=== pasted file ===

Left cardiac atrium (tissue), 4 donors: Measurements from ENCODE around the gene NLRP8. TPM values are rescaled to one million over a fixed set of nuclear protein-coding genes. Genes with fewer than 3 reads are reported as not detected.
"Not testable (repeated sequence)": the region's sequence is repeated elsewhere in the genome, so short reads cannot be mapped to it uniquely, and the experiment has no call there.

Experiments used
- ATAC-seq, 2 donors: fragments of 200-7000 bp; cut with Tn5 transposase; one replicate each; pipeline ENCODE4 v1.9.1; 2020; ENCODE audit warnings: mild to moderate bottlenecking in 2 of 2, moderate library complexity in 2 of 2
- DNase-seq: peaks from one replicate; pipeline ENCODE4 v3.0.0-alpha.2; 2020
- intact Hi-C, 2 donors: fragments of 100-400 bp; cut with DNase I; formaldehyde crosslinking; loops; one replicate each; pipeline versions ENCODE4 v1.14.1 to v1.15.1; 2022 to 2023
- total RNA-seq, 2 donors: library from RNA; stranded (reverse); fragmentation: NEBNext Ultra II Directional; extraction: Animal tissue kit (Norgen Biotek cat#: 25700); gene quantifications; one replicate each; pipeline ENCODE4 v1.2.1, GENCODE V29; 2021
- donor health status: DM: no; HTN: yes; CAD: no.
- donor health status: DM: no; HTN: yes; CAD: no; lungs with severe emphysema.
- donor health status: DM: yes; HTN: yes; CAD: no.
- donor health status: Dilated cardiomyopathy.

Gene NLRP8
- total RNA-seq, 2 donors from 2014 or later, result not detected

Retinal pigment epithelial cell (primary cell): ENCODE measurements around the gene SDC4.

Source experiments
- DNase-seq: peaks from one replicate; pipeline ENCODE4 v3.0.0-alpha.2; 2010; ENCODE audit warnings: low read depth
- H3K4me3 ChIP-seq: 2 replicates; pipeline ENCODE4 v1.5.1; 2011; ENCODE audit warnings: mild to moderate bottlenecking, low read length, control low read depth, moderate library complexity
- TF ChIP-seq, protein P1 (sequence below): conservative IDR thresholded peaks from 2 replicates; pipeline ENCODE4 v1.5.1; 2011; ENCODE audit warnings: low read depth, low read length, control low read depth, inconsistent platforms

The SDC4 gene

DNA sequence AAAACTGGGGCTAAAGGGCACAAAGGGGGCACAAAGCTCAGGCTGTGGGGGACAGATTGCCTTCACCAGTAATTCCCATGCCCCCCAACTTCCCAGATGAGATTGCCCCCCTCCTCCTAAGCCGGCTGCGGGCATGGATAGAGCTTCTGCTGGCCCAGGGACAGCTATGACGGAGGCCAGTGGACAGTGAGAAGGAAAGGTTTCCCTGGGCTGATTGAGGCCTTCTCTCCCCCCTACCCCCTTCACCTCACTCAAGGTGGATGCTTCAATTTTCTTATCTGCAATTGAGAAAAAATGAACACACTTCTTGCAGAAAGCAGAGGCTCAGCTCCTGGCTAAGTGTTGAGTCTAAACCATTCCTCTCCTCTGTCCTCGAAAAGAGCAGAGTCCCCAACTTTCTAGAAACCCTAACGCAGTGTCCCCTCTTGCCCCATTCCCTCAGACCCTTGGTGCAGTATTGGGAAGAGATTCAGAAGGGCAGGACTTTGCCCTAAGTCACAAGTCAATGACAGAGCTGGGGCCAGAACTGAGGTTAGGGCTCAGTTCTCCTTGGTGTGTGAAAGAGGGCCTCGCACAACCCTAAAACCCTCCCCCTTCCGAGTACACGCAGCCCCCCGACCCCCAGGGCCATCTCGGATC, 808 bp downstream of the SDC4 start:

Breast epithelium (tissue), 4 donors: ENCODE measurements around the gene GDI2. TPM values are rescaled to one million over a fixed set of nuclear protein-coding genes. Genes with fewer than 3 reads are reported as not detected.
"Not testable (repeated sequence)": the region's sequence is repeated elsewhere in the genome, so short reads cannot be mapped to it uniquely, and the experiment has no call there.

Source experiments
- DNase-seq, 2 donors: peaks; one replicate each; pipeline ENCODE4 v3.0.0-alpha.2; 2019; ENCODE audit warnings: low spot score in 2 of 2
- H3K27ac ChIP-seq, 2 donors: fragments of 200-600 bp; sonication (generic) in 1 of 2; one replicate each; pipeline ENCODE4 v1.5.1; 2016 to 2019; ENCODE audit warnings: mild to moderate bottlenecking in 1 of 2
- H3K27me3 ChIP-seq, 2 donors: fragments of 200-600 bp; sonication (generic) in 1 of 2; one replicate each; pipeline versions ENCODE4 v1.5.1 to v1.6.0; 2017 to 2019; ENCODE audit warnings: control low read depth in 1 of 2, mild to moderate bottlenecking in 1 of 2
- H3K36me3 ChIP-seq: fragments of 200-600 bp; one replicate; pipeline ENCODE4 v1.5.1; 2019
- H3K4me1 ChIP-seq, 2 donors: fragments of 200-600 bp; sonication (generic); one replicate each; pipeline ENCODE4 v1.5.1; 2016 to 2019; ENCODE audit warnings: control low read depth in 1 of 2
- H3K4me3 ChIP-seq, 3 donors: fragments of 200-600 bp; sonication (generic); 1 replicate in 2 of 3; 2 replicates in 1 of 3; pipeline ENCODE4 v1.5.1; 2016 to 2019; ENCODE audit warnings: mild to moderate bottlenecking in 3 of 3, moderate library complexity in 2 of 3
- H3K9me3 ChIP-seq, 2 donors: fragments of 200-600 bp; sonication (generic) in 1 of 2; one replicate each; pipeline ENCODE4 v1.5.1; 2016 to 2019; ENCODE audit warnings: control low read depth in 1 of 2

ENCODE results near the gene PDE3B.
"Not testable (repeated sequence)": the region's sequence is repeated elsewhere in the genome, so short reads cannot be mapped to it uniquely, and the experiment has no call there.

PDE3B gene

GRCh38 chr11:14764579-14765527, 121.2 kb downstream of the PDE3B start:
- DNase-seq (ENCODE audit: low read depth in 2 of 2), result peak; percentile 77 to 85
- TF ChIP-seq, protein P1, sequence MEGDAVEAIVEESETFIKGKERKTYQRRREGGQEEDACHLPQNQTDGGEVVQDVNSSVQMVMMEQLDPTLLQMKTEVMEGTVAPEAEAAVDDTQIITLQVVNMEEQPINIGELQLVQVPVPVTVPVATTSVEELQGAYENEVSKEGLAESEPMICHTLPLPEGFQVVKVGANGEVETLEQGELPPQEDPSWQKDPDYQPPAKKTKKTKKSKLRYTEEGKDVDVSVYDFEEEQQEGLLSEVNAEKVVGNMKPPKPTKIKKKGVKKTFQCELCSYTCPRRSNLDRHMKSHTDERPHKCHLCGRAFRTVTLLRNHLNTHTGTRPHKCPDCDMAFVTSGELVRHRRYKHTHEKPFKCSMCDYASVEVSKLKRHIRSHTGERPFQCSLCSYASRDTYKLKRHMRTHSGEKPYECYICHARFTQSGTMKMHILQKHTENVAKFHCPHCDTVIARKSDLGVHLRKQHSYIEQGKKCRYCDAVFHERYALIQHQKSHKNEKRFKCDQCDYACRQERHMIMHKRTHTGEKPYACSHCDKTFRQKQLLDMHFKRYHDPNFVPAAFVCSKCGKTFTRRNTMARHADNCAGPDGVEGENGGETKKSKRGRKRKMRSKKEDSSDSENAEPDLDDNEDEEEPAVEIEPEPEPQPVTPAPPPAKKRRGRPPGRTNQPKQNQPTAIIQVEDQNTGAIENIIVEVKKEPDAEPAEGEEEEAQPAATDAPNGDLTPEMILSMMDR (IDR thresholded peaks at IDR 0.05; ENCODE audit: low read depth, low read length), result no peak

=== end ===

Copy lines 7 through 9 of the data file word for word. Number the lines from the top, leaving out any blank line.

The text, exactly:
- total RNA-seq, 2 donors: library from RNA; stranded (reverse); fragmentation: NEBNext Ultra II Directional; extraction: Animal tissue kit (Norgen Biotek cat#: 25700); gene quantifications; one replicate each; pipeline ENCODE4 v1.2.1, GENCODE V29; 2021
- donor health status: DM: no; HTN: yes; CAD: no.
- donor health status: DM: no; HTN: yes; CAD: no; lungs with severe emphysema.